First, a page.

Further to this, a clever brand can also reintroduce product innovation back into the digital communication forum by offering consumers the chance to engage with new concepts in real time. Last year, confectionery favourite, Nestlé, opened pop-up KITKAT Chocolatory at The Street, Westfield Stratford City to allow consumers to customise their own premium Kit Kat bar. And, facilitated by touch screen technology, design packaging to go with it.

KitKat did not stop there in adding value to the brand experience, however, the company also created two Signature Edition Kit Kats in collaboration with Michelin-starred chef, Michel O’Hare. This approach allowed the brand to create multiple value-adding touch points to fully enhance the consumer experience.

KITKAT Chocolatory Westfield

Image by Westfield Stratford via @westfieldstrat Instagram

Another way to generate on-trend product engagement has also been demonstrated by 2016 Soho pop-up, Cadbury Crème Egg Café. Specially created restaurant-style dishes, diversified Cadbury’s traditional Crème Egg offer and pushed the boundaries of what ‘Crème Egg’ means to the consumer.

This approach is increasingly adopted by brands in-line with the D.I.Y visual communication methods employed by young consumers, who consistently challenge the norm to prove that, actually, anything is possible if you have a smartphone to capture the moment.

With a full toolkit of communication methods, it should be easy for brands to build successful campaigns that are reinforced with great packaging, right? Well actually, it’s a tougher ask than might be imagined with so many brands vying for attention in the same communication channels. So, the question for brands is, what adds even more value in order to give them a market-leading edge?

Add in a good helping of enthusiasm to create the wow factor

GPI Packaging

According to GPI, the fresh enthusiasm of new talent should be considered as an important catalyst for generating the next level of change in packaging design. Something that is certainly demonstrated in this post about the winners of this year’s GPI-sponsored Starpack Student Award.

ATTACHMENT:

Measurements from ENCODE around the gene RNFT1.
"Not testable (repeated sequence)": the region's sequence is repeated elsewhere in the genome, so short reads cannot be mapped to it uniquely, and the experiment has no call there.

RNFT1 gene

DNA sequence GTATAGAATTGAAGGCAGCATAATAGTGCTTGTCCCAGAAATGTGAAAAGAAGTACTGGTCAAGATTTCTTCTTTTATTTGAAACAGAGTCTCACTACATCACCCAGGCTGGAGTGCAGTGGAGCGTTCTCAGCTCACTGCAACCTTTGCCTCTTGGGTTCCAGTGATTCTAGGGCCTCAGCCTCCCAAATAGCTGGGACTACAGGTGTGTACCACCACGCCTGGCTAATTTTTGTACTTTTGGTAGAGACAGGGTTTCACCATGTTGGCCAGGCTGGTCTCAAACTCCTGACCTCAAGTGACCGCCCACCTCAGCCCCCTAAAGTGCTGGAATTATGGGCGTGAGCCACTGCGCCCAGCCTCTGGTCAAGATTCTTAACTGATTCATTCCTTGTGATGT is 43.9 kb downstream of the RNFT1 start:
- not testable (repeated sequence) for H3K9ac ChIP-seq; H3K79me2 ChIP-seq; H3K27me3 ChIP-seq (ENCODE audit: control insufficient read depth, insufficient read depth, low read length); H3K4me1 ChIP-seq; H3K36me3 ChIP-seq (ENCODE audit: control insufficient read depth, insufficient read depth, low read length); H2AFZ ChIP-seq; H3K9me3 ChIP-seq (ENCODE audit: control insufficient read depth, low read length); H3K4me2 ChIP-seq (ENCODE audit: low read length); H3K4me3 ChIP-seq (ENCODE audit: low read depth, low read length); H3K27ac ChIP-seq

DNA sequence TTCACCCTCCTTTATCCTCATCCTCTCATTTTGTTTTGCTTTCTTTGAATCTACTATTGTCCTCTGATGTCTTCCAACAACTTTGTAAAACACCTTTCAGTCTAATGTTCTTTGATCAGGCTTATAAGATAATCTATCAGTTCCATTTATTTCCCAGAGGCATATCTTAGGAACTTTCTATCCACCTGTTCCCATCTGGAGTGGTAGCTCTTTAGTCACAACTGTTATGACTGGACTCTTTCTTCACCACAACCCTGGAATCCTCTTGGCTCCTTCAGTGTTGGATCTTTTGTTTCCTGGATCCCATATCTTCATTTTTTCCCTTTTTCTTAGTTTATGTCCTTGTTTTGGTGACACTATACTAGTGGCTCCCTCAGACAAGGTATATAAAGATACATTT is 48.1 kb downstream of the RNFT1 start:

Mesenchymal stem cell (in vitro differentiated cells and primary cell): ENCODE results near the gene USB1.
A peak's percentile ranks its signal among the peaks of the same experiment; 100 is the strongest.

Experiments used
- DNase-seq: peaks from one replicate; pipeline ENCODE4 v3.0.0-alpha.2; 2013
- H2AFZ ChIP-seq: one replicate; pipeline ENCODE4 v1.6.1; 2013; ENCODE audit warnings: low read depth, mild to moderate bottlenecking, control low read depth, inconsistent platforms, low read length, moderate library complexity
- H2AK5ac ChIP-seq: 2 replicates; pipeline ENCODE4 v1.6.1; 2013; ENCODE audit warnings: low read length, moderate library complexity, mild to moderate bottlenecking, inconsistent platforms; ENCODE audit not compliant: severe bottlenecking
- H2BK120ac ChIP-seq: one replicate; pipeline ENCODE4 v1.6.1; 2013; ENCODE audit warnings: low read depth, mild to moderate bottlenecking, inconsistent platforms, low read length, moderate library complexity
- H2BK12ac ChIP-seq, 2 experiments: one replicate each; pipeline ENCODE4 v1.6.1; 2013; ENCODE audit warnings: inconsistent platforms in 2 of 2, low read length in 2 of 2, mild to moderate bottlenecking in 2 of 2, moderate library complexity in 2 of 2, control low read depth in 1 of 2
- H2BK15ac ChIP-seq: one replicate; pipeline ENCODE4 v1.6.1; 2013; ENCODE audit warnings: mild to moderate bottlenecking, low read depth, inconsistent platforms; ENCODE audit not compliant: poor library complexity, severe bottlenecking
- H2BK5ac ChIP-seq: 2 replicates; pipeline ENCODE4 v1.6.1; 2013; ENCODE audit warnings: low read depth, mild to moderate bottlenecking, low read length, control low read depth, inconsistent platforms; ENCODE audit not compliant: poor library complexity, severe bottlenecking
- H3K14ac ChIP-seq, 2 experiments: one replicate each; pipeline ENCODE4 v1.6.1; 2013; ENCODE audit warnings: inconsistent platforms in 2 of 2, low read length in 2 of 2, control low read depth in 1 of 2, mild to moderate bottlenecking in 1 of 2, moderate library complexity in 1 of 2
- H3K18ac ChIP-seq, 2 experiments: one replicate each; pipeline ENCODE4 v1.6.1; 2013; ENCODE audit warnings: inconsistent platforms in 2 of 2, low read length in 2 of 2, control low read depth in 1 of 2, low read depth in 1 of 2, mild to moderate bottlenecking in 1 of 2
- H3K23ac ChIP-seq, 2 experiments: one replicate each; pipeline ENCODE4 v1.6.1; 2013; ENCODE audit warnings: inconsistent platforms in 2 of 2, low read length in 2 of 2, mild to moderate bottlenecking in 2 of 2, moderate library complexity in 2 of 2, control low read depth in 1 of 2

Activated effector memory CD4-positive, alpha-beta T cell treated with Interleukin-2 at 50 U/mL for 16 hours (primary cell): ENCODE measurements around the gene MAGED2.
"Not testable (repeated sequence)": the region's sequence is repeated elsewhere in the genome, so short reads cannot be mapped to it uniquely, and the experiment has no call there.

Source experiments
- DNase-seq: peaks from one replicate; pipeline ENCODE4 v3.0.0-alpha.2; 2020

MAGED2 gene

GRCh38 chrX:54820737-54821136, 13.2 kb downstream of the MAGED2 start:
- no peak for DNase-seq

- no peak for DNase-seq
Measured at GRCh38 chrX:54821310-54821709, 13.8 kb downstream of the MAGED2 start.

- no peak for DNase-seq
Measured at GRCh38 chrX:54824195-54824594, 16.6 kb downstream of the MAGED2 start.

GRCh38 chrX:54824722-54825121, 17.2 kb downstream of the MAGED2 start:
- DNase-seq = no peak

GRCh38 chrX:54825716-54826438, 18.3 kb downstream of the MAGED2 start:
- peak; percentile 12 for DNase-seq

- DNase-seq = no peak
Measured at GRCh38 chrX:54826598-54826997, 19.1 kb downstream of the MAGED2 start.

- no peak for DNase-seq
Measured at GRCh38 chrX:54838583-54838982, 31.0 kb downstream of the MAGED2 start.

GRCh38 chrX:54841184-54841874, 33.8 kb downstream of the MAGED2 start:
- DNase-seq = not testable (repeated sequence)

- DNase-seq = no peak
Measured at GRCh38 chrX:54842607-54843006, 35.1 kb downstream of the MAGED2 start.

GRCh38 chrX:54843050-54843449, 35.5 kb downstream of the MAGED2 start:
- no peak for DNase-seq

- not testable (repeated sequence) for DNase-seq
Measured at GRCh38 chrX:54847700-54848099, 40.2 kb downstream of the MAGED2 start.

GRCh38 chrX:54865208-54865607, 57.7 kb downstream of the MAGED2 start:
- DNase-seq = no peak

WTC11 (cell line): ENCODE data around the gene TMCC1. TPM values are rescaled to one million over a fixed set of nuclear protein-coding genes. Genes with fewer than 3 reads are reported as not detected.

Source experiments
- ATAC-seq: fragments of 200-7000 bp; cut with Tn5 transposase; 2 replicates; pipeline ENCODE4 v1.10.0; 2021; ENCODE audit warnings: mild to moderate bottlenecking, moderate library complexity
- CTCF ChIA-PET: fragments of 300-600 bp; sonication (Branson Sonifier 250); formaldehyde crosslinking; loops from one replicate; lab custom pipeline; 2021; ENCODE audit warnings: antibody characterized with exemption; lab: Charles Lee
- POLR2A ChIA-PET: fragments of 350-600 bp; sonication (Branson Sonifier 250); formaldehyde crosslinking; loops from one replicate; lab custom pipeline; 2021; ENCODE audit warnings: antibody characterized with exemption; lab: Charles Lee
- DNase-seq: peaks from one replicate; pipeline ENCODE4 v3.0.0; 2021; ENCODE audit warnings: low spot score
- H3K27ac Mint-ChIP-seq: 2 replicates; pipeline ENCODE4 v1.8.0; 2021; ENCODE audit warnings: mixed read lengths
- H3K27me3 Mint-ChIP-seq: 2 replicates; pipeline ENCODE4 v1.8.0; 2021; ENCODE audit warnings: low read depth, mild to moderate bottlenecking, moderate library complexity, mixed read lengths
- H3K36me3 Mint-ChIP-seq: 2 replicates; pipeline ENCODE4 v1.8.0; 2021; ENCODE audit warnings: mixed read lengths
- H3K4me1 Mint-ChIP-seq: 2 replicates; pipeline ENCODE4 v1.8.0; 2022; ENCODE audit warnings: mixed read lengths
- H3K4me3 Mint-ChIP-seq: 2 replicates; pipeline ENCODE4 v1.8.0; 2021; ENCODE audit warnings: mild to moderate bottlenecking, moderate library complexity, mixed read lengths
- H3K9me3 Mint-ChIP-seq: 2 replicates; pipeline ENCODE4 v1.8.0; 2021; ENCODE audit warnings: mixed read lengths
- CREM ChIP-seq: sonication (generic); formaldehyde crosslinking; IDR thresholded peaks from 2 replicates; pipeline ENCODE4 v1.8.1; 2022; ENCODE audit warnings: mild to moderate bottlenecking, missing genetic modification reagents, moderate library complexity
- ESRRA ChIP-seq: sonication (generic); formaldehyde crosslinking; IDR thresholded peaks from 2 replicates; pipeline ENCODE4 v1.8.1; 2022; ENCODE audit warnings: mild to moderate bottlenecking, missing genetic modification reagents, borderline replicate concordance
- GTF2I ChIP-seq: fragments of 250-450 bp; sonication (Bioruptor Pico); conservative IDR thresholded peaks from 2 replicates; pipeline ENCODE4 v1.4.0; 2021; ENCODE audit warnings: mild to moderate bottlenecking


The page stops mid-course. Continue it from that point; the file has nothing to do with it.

GPI certainly doesn’t underestimate the importance of supporting students in order to contribute to its own packaging innovation programme. The company believes that ‘delivering a high level of innovation in convenience packaging is something that students are particularly adept at, offering invaluable disruptive insight to tried and tested methods’.

It does seem to make sense that students – typically at the forefront of societal trends – would have an innate understanding of the best way to innovate packaging in order to add the kind of value that contributes to a robust brand-communication strategy. The enthusiasm, energy and Generation Y consumer insight that students have to offer the design process can be harnessed to create a commercially viable solution in the right hands. Particularly when backed by generations of packaging expertise in a business environment.

Take last year’s winner of GPI sponsored student Starpack brief ‘Barbecue Fun in the Sun!’, Nicholas Johnson of Loughborough University, for example. Nicholas’ easy-carry, natural-look ‘Graze and Griddle Co’ barbecue carton pack delivered on-trend innovation and was described by judges as having also ‘considered the target audience’.

Nicholas Johnson Starpack

Image by Starpack

GPI is no stranger to collaborating on projects to deliver market leading innovation. The company has successfully tailored its solutions to create on-trend, portion-control packaging for its Marks & Spencer (M&S) Vietnamese Style Chicken Wrap, M&S Indian Thali carton and Mini Nom Nom packaging. All three designs were shortlisted at last year’s UK Packaging Awards (2016) in categories relating to consumer convenience and innovation excellence, with the Mini Nom Nom pack winning Innovation of the Year award.

So does expertise combined with enthusiasm really represent the future of packaging design?

In order to keep up with the dizzying pace of change to brand marketing – and offer packaging that contributes to the modern brand experience – the answer from retailers, brand owners, manufacturers and students must surely be a resounding ‘yes’.

For more information on GPI’s commitment to supporting young designers, please get in touch today.